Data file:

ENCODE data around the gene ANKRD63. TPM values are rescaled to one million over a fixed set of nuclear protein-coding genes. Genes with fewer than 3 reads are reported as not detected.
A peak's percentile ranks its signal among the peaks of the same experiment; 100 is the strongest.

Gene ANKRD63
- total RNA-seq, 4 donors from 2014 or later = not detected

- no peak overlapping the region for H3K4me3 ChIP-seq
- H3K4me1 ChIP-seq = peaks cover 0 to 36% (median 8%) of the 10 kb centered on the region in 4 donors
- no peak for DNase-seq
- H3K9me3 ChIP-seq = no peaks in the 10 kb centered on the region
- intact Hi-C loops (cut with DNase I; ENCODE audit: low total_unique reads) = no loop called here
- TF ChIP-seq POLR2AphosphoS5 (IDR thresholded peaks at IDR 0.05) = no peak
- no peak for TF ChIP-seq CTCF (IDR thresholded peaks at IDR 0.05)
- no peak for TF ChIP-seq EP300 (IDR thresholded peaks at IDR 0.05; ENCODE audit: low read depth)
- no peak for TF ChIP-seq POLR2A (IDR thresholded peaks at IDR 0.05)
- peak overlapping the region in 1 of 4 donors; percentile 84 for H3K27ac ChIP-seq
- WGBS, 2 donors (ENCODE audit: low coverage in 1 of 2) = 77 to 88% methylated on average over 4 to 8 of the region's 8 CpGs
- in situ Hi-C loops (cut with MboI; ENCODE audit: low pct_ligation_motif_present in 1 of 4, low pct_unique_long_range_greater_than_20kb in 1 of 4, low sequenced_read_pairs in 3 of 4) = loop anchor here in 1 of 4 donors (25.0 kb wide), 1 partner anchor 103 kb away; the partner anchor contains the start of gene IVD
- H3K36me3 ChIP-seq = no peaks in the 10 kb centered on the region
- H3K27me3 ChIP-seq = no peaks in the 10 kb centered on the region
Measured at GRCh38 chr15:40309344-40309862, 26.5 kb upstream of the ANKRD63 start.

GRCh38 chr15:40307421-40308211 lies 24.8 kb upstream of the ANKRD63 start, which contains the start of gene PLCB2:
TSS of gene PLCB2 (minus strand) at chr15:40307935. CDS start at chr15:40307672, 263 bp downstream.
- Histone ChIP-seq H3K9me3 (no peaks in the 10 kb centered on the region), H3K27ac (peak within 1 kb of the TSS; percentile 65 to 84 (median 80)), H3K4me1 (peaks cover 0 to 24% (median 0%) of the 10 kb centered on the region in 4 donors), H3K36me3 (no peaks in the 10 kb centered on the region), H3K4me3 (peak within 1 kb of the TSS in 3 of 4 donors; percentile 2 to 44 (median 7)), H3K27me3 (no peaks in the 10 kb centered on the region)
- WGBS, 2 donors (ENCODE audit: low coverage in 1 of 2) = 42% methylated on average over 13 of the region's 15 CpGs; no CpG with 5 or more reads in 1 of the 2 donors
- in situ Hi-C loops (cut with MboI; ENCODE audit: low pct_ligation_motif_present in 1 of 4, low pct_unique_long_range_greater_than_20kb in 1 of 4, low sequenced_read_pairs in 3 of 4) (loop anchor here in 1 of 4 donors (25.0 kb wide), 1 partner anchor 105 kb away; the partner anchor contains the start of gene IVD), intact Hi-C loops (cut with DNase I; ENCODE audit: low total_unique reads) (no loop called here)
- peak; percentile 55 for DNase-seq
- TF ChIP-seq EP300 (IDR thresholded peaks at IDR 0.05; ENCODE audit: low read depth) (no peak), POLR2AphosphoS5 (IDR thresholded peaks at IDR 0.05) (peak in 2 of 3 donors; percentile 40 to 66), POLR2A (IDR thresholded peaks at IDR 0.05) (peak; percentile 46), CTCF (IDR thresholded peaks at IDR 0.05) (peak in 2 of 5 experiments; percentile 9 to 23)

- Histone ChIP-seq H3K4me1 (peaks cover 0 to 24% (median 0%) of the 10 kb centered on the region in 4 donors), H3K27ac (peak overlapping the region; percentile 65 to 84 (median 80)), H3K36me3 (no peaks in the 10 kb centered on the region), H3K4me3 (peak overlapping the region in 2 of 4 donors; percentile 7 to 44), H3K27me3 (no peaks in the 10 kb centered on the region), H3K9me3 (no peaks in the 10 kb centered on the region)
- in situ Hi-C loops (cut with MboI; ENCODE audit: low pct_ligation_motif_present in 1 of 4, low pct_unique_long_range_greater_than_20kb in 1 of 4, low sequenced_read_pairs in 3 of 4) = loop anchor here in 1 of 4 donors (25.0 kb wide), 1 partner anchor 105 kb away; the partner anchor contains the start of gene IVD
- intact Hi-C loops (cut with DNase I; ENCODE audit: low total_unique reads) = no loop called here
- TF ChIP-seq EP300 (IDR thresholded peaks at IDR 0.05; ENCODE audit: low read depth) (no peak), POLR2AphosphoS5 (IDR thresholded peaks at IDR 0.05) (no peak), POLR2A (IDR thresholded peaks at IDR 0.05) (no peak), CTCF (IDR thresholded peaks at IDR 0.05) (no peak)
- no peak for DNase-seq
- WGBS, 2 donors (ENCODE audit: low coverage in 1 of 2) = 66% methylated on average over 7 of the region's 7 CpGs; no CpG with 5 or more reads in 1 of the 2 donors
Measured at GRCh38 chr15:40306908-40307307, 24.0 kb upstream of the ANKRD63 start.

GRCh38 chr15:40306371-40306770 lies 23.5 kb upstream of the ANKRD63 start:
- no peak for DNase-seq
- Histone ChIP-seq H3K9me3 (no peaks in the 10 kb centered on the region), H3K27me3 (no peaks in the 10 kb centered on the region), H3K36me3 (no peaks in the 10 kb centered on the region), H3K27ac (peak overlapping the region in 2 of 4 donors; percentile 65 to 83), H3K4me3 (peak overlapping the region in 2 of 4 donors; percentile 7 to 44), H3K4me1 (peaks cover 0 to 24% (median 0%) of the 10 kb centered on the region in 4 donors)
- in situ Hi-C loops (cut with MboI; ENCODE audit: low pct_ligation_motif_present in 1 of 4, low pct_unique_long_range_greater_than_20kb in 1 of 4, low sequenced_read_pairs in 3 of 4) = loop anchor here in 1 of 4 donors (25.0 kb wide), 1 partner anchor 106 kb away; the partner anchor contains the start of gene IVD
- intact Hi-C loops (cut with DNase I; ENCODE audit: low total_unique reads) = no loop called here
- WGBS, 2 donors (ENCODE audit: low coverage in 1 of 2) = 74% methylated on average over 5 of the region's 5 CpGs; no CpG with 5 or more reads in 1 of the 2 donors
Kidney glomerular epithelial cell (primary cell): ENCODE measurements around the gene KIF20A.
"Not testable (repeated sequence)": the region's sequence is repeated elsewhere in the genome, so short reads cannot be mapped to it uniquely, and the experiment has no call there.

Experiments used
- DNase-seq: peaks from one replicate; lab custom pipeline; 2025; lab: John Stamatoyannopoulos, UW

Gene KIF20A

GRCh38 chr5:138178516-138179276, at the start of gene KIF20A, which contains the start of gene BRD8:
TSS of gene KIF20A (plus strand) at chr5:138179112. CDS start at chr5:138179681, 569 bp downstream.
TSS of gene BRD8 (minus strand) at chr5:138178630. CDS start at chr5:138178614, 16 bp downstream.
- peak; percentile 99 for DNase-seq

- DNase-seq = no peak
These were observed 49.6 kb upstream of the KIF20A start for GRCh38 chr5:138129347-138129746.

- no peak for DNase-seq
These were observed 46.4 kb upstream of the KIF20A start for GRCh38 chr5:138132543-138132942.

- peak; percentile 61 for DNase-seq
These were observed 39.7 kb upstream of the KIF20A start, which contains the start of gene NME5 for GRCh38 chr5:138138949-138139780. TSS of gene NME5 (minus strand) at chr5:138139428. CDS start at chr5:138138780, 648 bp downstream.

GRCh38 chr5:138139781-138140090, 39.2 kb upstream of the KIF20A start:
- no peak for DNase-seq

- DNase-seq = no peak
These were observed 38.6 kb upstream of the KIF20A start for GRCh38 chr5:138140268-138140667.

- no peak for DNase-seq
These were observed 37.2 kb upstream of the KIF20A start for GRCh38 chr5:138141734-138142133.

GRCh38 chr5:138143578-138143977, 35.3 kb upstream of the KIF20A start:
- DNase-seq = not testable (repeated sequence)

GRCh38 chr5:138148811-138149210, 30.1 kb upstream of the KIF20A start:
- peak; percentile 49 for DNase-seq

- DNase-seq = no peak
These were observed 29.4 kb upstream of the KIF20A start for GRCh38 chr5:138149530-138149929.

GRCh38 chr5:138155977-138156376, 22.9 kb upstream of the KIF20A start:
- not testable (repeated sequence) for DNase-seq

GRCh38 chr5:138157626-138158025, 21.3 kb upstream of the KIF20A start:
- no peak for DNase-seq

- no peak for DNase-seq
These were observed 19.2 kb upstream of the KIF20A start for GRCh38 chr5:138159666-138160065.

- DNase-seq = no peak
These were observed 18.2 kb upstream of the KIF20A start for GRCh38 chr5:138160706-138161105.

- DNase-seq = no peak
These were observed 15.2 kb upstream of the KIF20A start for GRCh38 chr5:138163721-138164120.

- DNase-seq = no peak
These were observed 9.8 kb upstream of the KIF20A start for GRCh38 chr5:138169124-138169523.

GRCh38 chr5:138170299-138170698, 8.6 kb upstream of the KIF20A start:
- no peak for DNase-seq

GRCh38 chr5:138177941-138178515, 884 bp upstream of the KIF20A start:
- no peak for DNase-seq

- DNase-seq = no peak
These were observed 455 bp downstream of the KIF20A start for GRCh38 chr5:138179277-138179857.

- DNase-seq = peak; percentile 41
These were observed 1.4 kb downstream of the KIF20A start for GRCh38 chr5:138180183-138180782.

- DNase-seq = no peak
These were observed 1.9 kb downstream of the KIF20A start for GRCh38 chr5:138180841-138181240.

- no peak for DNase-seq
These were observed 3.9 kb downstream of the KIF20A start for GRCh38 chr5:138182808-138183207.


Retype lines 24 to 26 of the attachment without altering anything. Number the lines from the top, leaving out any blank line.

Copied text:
- in situ Hi-C loops (cut with MboI; ENCODE audit: low pct_ligation_motif_present in 1 of 4, low pct_unique_long_range_greater_than_20kb in 1 of 4, low sequenced_read_pairs in 3 of 4) (loop anchor here in 1 of 4 donors (25.0 kb wide), 1 partner anchor 105 kb away; the partner anchor contains the start of gene IVD), intact Hi-C loops (cut with DNase I; ENCODE audit: low total_unique reads) (no loop called here)
- peak; percentile 55 for DNase-seq
- TF ChIP-seq EP300 (IDR thresholded peaks at IDR 0.05; ENCODE audit: low read depth) (no peak), POLR2AphosphoS5 (IDR thresholded peaks at IDR 0.05) (peak in 2 of 3 donors; percentile 40 to 66), POLR2A (IDR thresholded peaks at IDR 0.05) (peak; percentile 46), CTCF (IDR thresholded peaks at IDR 0.05) (peak in 2 of 5 experiments; percentile 9 to 23)